11 May 2022
11 May 2022

Modelling wintertime Arctic Haze and sea-spray aerosols

Eleftherios Ioannidis1, Kathy S. Law1, Jean-Christophe Raut1, Louis Marelle1, Tatsuo Onishi1, Rachel M. Kirpes2, Lucia Upchurch3, Andreas Massling4, Henrik Skov4, Patricia K. Quinn3, and Kerri A. Pratt2,5 Eleftherios Ioannidis et al.
  • 1LATMOS/IPSL, Sorbonne Université, UVSQ, CNRS, Paris, France
  • 2Department of Chemistry, University of Michigan, Ann Arbor, Michigan, USA
  • 3Pacific Marine Environmental Laboratory, National Oceanic and Atmospheric Administration, Seattle, Washington 98115, United States
  • 4Department of Environmental Science, iClimate, Aarhus University, Denmark
  • 5Department of Earth and Environmental Sciences, University of Michigan, Ann Arbor, Michigan, USA

Abstract. Anthropogenic and natural emissions contribute to enhanced concentrations of aerosols, so-called Arctic Haze in the Arctic winter and early spring. Models still have difficulties reproducing available observations. Whilst most attention has focused on the contribution of anthropogenic aerosols, there has been less focus on natural components such as sea-spray aerosols (SSA), including sea-salt sulphate and marine organics, which can make an important contribution to fine and coarse mode aerosols, particularly in coastal areas. Models tend to underestimate sub-micron and overestimate super-micron SSA in polar regions, including in the Arctic region. Quasi-hemispheric runs of the Weather Research Forecast model, coupled with chemistry model (WRF-Chem) are compared to aerosol composition data at remote Arctic sites to evaluate the model performance simulating wintertime Arctic Haze. Results show that the model overestimates sea-salt (sodium and chloride) and nitrate and underestimates sulphate aerosols. Inclusion of more recent wind-speed and sea-surface temperature dependencies for sea-salt emissions, as well as inclusion of marine organic and sea-salt sulphate aerosol emissions leads to better agreement with the observations during wintertime. The model captures better the contribution of SSA to total mass for different aerosol modes, ranging from 20–93 % in the observations. The sensitivity of modelled SSA to processes influencing SSA production are examined in regional runs over northern Alaska (United States) where the model underestimates episodes of high SSA, particularly in the sub-micron, that were observed in winter 2014 during field campaigns at the Barrow Observatory, Utqiaġvik. A local source of marine organics is also included following previous studies showing evidence for an important contribution from marine emissions. Model results show relatively small sensitivity to aerosol dry removal with more sensitivity (improved biases) to using a higher wind speed dependence based on sub-micron data reported from an Arctic cruise. Sea-ice fraction, including sources from open leads, is shown to be a more important factor controlling modelled super-micron SSA than sub-micron SSA. The findings of this study support analysis of the field campaign data pointing out that open leads are the primary source of SSA, including marine organic aerosols during wintertime at the Barrow Observatory, Utqiaġvik. Nevertheless, episodes of high observed SSA are still underestimated by the model at this site, possibly due to missing sources such as SSA production from breaking waves. An analysis of the observations and model results does not suggest an influence from blowing snow and frost flowers to SSA during the period of interest. Reasons for the high concentrations of sub-micron SSA observed at this site, higher than other Arctic sites, require further investigation.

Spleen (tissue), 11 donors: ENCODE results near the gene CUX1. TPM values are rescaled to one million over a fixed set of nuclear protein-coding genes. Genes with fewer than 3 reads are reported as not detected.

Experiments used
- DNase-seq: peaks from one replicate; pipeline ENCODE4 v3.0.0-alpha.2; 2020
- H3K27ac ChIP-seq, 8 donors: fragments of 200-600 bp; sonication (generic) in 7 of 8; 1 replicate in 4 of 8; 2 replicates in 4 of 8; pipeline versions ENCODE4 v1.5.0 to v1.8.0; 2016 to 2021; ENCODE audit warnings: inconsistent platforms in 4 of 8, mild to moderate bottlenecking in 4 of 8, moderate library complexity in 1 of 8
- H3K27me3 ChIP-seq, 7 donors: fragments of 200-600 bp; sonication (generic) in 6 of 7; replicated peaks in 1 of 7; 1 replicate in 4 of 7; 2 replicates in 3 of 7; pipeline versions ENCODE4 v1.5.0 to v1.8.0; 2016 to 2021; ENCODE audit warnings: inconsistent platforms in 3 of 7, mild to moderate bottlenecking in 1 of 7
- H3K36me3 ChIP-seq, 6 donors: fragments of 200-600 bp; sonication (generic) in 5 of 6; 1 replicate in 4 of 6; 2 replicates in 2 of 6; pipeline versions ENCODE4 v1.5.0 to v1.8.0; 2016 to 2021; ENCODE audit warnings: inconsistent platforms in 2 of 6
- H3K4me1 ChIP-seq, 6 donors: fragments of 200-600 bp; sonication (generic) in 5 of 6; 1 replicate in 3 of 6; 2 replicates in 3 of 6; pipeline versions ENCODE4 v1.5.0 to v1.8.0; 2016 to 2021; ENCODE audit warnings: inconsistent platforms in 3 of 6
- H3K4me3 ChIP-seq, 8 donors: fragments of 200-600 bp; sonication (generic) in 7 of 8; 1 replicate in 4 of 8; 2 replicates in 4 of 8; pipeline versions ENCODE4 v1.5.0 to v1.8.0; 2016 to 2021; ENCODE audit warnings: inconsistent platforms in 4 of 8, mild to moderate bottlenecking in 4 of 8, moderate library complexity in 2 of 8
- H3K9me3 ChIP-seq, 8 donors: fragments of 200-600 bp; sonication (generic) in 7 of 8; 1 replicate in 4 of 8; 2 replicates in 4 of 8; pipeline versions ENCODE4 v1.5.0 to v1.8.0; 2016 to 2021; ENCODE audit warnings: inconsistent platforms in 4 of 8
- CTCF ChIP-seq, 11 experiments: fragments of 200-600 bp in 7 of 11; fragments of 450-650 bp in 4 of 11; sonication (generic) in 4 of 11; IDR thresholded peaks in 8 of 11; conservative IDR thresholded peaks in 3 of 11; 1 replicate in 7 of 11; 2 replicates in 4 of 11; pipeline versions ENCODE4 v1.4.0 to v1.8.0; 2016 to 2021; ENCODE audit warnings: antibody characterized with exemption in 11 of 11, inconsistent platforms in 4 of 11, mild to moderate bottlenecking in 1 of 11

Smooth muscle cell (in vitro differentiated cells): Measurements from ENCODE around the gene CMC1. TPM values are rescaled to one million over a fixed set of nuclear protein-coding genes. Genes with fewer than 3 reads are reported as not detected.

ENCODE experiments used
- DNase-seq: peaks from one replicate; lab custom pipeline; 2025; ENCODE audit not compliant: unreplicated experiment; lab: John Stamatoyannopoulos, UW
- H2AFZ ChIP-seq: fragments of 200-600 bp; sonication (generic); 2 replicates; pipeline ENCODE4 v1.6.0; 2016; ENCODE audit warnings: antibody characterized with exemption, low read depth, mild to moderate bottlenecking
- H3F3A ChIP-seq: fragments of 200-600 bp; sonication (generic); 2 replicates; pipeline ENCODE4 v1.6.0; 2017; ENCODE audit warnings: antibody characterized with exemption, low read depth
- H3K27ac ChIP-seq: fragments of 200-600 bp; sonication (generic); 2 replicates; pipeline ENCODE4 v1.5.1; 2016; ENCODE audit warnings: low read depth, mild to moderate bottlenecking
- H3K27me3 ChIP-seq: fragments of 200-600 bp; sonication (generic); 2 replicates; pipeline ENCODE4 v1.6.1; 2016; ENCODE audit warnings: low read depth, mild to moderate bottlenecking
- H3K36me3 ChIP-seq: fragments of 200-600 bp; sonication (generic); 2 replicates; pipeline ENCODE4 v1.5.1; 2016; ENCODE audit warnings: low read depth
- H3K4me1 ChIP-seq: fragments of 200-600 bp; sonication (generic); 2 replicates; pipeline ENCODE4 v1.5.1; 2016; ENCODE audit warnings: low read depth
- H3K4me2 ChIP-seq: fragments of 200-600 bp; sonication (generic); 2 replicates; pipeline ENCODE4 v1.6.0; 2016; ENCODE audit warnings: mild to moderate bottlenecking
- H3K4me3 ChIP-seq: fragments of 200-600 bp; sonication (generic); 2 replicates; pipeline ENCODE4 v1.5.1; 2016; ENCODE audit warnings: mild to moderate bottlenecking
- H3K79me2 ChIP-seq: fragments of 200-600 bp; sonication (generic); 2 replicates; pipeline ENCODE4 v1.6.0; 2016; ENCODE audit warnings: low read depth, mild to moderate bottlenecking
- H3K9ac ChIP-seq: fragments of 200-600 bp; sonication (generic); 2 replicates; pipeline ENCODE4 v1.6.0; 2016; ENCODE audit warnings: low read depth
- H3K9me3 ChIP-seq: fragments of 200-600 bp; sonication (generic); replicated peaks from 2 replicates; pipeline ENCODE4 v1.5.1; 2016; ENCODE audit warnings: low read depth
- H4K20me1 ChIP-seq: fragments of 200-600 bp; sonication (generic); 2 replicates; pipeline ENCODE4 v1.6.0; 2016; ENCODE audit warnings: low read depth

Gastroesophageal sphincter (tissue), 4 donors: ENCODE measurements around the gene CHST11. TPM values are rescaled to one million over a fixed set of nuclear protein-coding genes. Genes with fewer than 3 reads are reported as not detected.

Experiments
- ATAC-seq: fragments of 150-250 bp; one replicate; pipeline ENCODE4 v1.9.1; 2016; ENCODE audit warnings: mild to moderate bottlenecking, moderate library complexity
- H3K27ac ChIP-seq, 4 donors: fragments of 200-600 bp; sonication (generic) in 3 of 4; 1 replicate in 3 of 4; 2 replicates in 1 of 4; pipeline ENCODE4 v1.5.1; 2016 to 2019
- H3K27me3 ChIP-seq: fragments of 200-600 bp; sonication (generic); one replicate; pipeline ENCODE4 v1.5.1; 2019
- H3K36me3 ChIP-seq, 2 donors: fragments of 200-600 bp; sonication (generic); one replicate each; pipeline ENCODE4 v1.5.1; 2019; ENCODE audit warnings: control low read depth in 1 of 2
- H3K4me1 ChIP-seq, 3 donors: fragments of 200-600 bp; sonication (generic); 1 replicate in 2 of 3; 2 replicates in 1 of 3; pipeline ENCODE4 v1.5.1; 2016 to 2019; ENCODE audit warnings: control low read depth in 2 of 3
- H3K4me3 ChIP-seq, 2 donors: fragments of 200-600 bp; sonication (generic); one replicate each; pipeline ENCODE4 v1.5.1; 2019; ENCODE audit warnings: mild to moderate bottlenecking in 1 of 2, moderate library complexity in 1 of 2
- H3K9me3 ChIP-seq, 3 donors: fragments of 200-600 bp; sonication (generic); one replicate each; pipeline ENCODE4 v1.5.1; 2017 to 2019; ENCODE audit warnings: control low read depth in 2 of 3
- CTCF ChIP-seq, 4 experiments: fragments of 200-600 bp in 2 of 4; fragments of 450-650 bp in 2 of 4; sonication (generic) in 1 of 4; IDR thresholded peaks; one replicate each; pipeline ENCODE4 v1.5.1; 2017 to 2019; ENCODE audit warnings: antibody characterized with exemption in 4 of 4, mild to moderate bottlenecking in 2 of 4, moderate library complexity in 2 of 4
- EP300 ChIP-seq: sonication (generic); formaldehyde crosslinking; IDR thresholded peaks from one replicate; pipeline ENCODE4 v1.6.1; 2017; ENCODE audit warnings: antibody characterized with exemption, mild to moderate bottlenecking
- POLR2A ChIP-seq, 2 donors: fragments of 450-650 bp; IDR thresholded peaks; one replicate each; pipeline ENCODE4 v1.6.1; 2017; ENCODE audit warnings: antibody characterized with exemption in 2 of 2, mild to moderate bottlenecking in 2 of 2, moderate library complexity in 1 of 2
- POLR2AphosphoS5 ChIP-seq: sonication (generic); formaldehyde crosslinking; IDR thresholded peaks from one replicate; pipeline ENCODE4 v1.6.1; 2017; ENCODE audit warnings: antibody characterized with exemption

Eleftherios Ioannidis et al.

Status: final response (author comments only)

Comment types: AC – author | RC – referee | CC – community | EC – editor | CEC – chief editor | : Report abuse
  • CC1: 'Review of egusphere-2022-310', Øystein Hov, 23 Jun 2022
  • RC1: 'Comment on egusphere-2022-310', Anonymous Referee #1, 06 Aug 2022
  • RC2: 'Comment on egusphere-2022-310', Anonymous Referee #2, 24 Aug 2022

Eleftherios Ioannidis et al.

Eleftherios Ioannidis et al.


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Short summary
Enhanced concentrations of aerosols influence the Arctic region during wintertime and winter-spring transition, transported from mid-latitude source regions. However, there are also local anthropogenic and natural (sea-spray aerosols – SSA) sources. SSA are a major contributor to PM1.0/PM10 at remote coastal sites during wintertime, however, models tend to miss essential mechanisms for SSA production and local sources of marine organics in the Arctic. This study addresses these uncertainties.